Monday Morning Brief | Stamps in a sardine can

May 2, 2021, 2 AM

Watch as Scott catalog new-issues editor Marty Frankevicz discusses the clever packaging for Portugal’s new set of six stamps honoring its fish-canning industry.

Full video transcript:

Good morning and welcome to the Monday Morning Brief for December 12, 2016.

I have a fish story for you. It’s not a big fish story, about one that got away, but a little fish story that can still be caught.

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One of the things that is fascinating about postage stamps is the many ways they can communicate ideas. Of course, stamps often pay homage to a country’s great historical figures or political leaders or express a country’s high ideals. But they can also bring attention to commonplace things that most people don’t see as particularly important. And that’s where the most interesting stamp stories usually can be found.

Last week, I found on my desk what looked to be a can of sardines. Because it is Christmas time, I figured that it was a gift from someone. Now, I like good food, but just thinking of a small school of stinky fish with bones in them swimming in oil in their little steel mausoleum makes my stomach do flip-flops.

But as I picked up the can, I realized sardines weren’t inside, because packed sardines don’t rattle around. No, this was an ingenious way of marketing stamps.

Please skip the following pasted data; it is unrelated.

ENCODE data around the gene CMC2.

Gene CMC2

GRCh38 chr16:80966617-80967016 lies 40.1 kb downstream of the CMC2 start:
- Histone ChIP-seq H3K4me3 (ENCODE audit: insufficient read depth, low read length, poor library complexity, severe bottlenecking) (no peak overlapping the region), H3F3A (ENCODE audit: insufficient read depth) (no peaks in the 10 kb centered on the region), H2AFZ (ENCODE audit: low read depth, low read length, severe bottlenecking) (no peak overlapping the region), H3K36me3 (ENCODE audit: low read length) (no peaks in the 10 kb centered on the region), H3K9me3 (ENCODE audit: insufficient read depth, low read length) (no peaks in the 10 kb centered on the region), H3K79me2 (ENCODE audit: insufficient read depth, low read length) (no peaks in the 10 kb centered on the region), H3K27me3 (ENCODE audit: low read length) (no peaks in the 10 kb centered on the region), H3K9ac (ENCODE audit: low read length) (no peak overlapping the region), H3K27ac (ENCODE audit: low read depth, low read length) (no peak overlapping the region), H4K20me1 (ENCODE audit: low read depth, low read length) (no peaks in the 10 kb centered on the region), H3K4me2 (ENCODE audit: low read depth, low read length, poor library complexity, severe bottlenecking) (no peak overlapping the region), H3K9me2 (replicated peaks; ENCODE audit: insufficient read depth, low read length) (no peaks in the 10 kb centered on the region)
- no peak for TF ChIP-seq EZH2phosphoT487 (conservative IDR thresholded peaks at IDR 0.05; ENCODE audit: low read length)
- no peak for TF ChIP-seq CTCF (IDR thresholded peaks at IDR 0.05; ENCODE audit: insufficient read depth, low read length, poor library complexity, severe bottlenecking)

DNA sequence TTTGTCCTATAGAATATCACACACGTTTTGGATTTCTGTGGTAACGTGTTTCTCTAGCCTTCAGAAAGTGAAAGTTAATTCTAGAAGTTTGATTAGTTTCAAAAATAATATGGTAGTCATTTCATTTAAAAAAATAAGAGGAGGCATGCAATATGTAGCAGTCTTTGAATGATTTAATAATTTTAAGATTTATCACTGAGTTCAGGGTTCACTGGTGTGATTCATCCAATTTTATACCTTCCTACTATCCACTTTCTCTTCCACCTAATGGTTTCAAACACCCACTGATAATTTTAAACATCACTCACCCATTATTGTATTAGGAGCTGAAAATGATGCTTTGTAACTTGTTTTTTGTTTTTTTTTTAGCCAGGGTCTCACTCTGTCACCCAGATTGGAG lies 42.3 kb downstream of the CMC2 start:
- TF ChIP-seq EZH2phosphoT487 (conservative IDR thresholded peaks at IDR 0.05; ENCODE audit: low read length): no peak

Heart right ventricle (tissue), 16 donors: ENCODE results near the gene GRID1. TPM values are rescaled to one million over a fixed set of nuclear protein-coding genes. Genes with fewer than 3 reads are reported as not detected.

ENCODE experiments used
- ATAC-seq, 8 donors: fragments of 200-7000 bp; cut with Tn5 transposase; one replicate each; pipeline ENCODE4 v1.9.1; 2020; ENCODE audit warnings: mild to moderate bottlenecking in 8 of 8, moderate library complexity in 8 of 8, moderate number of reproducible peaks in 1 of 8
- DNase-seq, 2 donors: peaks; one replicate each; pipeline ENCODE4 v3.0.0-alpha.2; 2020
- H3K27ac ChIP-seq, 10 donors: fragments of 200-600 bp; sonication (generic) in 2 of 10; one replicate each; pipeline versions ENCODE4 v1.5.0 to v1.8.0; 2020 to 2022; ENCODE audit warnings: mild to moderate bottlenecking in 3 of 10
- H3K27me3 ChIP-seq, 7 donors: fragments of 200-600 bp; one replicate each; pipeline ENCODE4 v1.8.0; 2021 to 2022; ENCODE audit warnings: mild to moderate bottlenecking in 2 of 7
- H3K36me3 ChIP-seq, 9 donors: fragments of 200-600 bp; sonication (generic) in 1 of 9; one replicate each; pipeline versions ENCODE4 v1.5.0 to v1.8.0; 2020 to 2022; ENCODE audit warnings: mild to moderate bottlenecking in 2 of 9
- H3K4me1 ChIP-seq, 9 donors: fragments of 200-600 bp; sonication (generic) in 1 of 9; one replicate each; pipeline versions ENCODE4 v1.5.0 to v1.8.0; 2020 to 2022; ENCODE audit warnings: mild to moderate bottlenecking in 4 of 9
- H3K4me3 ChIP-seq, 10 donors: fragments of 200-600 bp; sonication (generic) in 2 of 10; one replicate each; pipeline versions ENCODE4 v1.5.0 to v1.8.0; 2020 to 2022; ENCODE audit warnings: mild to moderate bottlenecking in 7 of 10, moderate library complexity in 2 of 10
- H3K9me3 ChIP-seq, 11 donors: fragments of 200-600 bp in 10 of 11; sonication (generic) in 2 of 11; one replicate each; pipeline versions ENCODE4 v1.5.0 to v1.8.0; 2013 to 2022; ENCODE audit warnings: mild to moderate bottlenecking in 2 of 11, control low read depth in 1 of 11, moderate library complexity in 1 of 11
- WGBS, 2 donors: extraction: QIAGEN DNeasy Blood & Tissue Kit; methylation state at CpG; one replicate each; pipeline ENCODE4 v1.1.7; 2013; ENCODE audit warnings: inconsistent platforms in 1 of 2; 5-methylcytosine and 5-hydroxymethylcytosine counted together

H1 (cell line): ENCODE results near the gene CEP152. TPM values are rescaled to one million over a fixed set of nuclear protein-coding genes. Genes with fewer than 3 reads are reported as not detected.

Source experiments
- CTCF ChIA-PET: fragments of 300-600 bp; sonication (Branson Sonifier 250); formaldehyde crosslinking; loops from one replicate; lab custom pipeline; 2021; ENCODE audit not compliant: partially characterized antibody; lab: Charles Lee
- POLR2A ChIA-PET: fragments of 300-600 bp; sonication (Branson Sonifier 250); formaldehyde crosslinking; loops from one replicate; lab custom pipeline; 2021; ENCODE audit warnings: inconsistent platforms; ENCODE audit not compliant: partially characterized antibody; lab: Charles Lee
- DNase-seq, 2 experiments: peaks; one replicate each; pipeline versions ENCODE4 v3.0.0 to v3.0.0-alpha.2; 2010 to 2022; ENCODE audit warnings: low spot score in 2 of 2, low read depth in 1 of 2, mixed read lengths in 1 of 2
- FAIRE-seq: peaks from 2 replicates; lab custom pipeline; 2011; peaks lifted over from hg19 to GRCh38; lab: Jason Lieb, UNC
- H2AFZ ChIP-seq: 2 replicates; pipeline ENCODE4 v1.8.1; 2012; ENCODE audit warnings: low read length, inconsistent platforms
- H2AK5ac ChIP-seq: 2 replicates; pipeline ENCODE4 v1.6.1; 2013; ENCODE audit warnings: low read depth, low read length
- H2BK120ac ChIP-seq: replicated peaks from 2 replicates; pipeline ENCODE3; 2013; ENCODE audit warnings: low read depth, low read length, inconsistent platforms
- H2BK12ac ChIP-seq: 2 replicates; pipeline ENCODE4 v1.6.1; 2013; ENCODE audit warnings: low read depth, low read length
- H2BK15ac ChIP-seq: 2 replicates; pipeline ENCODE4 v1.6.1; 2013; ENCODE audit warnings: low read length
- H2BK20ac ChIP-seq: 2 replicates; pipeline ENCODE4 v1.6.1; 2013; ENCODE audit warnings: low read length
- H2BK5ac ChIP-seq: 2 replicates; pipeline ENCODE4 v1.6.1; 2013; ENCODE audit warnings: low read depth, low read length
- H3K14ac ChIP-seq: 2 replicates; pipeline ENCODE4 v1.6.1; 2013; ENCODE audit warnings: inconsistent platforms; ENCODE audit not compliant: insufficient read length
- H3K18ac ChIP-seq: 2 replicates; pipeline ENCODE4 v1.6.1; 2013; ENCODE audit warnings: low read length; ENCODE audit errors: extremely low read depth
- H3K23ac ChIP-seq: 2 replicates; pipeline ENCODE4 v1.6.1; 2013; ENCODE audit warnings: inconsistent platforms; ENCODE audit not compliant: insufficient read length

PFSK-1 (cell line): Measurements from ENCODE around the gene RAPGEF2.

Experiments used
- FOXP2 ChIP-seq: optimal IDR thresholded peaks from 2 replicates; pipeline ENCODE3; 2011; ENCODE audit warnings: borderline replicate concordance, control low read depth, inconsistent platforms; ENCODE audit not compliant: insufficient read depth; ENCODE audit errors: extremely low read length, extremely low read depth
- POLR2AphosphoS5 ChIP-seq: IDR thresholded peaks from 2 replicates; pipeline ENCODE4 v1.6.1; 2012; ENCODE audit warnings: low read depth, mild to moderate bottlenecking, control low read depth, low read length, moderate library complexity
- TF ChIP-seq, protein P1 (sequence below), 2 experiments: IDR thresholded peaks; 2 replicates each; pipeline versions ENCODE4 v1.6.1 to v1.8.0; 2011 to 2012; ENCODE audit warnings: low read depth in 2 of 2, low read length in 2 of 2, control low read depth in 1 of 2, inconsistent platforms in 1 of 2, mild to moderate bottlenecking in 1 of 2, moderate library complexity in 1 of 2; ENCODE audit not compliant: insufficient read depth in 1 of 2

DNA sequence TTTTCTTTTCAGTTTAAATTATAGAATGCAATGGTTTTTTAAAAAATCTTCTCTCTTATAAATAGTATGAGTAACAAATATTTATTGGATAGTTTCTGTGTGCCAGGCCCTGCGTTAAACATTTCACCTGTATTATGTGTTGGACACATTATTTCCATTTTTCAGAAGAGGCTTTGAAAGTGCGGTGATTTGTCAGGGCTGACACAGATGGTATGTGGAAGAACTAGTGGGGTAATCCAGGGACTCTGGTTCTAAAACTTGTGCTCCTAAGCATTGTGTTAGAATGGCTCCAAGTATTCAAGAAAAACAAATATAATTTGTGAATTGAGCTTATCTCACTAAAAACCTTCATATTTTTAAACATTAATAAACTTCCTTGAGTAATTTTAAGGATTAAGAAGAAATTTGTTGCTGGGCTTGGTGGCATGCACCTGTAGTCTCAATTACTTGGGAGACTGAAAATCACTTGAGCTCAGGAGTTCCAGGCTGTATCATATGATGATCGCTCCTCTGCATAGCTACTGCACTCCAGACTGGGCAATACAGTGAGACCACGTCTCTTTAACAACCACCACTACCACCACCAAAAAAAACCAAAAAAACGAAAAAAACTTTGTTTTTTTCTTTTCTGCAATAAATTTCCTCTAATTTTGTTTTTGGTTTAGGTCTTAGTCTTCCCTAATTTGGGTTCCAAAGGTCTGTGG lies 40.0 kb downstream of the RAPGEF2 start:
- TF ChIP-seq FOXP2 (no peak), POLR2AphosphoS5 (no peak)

On October 31, Portugal issued a set of six stamps commemorating its fish-canning industry and someone in their marketing department brilliantly thought outside of the box.  And they did that by getting the stamps packed in a can just like the ones that stinky fish are stuffed into.

The special decorated tin shows pictures of various stages of the fish packing process from fishing boats bringing in the catch, to the army of Portuguese women cleaning and cramming the little pilchards into the cans. The sealed can has a lid that can be peeled off to reveal the contents. I’m not going to open the can now, because I don’t want to be like Dan Aykroyd doing his impersonation of Julia Child bleeding out. Warning: sharp edges!

The stamps inside show other images of the fish-canning process along with images of various fish so preserved. At least they thought better of scratch-and-sniff stamps or flavored stamp glue.

The canned stamps, which sell for 4.25 euros, were packaged by Conservas Ramirez, the oldest fish cannery in Portugal, which has been in business since 1853. And thankfully, someone had the smarts to tell them to hold the olive oil.

For Linn’s Stamp News and the Scott Catalogues, I’m Marty Frankevicz. Enjoy your week in stamps.